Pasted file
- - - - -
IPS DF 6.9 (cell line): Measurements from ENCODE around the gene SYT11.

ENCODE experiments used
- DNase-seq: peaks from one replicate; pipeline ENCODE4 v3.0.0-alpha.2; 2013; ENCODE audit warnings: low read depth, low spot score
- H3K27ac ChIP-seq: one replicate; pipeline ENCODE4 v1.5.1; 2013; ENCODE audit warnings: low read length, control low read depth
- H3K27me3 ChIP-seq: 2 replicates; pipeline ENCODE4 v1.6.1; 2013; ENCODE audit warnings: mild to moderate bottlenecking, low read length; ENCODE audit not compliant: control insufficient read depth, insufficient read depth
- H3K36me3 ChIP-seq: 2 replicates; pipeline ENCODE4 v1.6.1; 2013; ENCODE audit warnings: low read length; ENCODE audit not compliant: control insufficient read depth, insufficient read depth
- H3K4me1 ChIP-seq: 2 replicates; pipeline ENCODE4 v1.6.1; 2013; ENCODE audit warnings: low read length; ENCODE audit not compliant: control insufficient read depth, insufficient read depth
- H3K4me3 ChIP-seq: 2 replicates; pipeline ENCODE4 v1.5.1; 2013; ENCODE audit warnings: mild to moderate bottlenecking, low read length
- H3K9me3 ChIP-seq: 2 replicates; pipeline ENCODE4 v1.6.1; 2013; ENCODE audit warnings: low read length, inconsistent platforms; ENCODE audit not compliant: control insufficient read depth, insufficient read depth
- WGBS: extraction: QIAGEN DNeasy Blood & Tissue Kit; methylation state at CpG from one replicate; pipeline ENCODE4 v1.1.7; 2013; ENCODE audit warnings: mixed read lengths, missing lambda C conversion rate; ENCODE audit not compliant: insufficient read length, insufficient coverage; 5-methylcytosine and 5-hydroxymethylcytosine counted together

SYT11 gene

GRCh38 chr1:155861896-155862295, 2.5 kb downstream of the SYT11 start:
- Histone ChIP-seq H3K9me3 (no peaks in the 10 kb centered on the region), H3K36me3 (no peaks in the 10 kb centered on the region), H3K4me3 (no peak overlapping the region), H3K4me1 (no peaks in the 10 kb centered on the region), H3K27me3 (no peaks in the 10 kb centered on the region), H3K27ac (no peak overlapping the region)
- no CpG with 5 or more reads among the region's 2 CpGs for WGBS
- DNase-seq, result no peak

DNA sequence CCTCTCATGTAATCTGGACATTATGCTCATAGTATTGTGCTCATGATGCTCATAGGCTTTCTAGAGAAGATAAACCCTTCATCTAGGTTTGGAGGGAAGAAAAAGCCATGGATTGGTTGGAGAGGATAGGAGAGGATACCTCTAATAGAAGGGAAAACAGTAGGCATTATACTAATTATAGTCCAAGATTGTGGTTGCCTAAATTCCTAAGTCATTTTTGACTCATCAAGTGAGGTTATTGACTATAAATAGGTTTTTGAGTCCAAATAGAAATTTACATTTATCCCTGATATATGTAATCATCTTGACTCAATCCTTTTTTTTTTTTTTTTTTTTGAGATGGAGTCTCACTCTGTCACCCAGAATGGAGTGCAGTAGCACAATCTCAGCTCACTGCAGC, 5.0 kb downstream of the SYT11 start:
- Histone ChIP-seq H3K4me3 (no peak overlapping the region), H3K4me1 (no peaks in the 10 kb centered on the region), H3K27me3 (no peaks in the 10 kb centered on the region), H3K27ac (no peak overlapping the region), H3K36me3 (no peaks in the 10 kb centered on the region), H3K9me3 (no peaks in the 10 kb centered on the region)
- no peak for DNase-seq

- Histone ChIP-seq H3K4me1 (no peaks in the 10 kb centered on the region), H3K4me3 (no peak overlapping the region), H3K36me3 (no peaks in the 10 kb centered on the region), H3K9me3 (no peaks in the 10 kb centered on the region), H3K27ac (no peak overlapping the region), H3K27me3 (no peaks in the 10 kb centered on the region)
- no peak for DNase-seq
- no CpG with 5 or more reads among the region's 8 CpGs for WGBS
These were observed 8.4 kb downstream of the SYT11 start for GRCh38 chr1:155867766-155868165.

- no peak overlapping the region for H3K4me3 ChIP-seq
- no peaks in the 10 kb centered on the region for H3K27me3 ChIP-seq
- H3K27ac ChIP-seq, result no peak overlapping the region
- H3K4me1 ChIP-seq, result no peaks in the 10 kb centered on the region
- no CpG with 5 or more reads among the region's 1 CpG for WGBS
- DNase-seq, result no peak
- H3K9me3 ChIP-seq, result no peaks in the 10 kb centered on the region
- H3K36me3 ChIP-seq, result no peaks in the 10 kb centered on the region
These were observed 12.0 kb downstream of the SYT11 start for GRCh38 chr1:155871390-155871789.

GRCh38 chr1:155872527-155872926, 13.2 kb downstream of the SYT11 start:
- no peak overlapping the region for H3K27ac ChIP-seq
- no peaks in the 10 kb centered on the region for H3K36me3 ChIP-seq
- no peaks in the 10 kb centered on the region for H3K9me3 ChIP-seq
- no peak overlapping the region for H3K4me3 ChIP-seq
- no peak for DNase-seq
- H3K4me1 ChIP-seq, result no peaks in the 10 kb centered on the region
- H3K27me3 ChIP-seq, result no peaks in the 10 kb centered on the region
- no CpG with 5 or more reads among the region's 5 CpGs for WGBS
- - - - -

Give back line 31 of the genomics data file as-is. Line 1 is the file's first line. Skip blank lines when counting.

These were observed 12.0 kb downstream of the SYT11 start for GRCh38 chr1:155871390-155871789.